Chapter Twenty Two
Word Count: 687
Agaton crossed the threshold between realms – his steps wide and sure, his silhouette emerging from the smoking ashes of a freshly fallen building. Where he stepped he left a charred trail, made by an invisible fire encompassing him and burning all things within reach. The smell of sulfur was everywhere and he reveled in it. The stars burned brightly above him against an onyx black sky. The moon was nothing more than a narrow slit, insignificant compared to the vastness of such aphotic space.
The earth realm was hideous, once – so full of life and sunlight; the truth of humankinds’ nature showing only in the darkened alleys late at night. It was one such darkened alley out into which Agaton stepped, the portal closing behind him. Bathed in the luminescence of the blood red moon, he bared his perfect teeth in a somewhat imperfect, albeit hellishly gruesome, sneer.
The ruins of the city stretching out before him, Agaton felt almost wild with the power at his disposal. His body was electrified with the energy coursing through him, scalding his muscles into a restless frenzy. He wanted a battle, he wanted chaos.
There was one thing on his list to do, first. One thing that trumped all the others. He took a left on Lower First and followed the scent in the air. It took him no time at all to find his brother, and black eyes met black eyes with the same static-filled tension as always.
“I see you wasted no time in dropping down to save the precious souls of earth,” Agaton said, a not-quite faint trace of mocking in his tone.
“I knew you wouldn’t be far behind,” his brother said, returning to the gas cans he was filling.
“Quite true,” Agaton answered, shrugging his shoulders. “Have you considered my offer?”
He watched passively as his brother’s jaw twitched with frustration. The words were low, barely a growl, but Agaton heard them easily, “I will never consider your offer, brother.”
Agaton smiled, though he knew to his brother it looked more like a scowl. “When will you learn that you’re fighting for the wrong side?” He crouched down beside his brother and idly began to help him fill the canisters of gasoline.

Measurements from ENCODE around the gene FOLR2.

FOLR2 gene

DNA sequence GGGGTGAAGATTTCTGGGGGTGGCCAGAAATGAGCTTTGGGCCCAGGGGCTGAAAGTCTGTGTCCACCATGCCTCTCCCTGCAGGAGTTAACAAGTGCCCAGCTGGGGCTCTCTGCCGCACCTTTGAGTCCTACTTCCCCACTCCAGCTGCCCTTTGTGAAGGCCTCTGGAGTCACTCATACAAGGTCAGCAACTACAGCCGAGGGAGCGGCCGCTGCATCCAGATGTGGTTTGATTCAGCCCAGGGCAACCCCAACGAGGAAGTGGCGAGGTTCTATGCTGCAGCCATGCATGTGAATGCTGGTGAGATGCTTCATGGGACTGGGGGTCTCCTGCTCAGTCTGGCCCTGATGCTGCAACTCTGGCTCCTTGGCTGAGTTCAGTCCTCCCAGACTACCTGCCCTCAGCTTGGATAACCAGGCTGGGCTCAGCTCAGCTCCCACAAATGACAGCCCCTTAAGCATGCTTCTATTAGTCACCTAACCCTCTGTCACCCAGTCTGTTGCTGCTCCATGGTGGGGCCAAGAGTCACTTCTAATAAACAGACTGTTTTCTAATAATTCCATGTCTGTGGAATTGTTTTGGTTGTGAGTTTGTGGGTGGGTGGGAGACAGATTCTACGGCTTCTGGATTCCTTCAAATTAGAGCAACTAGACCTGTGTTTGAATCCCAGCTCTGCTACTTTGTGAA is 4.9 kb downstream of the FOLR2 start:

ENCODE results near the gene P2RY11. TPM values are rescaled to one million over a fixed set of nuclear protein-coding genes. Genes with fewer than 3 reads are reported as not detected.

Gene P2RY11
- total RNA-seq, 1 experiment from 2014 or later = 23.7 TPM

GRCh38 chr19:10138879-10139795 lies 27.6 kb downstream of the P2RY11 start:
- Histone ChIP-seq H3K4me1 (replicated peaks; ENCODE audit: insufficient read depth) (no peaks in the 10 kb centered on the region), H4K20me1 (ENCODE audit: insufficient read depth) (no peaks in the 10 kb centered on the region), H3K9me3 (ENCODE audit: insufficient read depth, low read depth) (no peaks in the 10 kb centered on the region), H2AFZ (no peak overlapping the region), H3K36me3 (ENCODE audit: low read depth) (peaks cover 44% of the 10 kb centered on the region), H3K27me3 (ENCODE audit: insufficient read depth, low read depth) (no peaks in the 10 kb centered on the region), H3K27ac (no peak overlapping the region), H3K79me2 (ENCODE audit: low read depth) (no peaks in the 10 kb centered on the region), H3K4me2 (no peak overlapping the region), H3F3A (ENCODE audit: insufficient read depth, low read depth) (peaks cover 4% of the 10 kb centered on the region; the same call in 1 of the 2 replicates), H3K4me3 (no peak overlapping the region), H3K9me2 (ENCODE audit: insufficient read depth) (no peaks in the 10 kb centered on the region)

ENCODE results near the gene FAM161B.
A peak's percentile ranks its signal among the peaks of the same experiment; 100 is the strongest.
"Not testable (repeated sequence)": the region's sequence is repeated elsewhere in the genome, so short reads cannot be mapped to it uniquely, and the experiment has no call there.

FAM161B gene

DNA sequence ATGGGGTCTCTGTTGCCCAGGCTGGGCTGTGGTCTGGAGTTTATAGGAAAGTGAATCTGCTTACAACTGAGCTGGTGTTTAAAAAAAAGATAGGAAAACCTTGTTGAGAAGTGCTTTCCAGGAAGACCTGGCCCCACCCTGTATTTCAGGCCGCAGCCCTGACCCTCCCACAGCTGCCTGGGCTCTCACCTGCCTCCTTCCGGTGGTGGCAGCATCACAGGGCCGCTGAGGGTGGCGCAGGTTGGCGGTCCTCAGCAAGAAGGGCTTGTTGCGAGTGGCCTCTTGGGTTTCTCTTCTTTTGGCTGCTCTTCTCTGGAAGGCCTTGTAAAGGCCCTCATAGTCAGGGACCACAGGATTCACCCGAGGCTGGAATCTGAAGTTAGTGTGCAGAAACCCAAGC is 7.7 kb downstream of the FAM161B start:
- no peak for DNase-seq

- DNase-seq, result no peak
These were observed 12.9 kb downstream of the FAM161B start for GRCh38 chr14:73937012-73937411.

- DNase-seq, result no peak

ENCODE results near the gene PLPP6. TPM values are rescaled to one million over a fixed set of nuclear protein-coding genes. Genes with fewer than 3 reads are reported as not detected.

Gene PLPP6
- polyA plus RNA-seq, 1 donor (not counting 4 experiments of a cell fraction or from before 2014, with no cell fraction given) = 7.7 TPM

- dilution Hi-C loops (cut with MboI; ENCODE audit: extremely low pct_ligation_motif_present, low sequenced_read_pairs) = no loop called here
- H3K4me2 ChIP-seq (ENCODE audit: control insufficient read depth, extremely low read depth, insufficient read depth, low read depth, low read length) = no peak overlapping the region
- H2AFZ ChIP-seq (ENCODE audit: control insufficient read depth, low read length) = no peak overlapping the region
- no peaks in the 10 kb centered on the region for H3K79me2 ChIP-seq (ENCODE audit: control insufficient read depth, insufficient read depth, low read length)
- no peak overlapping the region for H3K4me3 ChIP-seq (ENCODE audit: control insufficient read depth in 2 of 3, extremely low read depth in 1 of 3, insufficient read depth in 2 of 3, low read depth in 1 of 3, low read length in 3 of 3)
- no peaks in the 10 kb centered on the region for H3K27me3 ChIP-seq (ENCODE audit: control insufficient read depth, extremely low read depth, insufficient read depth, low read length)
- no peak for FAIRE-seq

Without looking at him, his brother said, “I’ve never once questioned the side I’m on, Agaton,” and twisted the cap onto the final can. He stood up to his full height, looming over Agaton while he remained crouched, and added, “Though I believe you have.”
Agaton raised his hands as if demonstrating not to be armed, and said, “I’m just making sure you’re aware that you’re nothing more than fodder to Him,” as he rose to his own towering height. They stood evenly with each other, mere inches away, and there was more said between their eyes than could ever be said out loud.
His brother smirked, a hundred years of righteous pride gleaming behind those onyx orbs, and said, “It won’t be my body left to rot, Agaton, for I walk the holy path.”
Agaton laughed heartily and it was genuine, even pure, before saying, “Brother, you have always been blinded to the blood on your own hands. Gloves won’t cover it forever. Isn’t it time you ensure yourself comfort at the end of all of this?”
“I hold no illusions about my soul, brother,” he said, and the threat was clear. “I think you’ve been below ground too long to remember His compassion.”
They were at a standstill, and it was a familiar one. They’d been at the same standstill for the better part of a millennia. Agaton frowned, then, and shook his head. He’d spent more time than he’d ever intended to spend trying to convince his brother of the merits of Agaton’s choice; but it seemed it was falling on willfully deaf ears. He patted his brother on the shoulder once, and said, “I hope your death is at my hands.”
The look in his brother’s eyes made it clear that the meaning was not lost on him.
“I know it will be your blood on mine,” Judah said.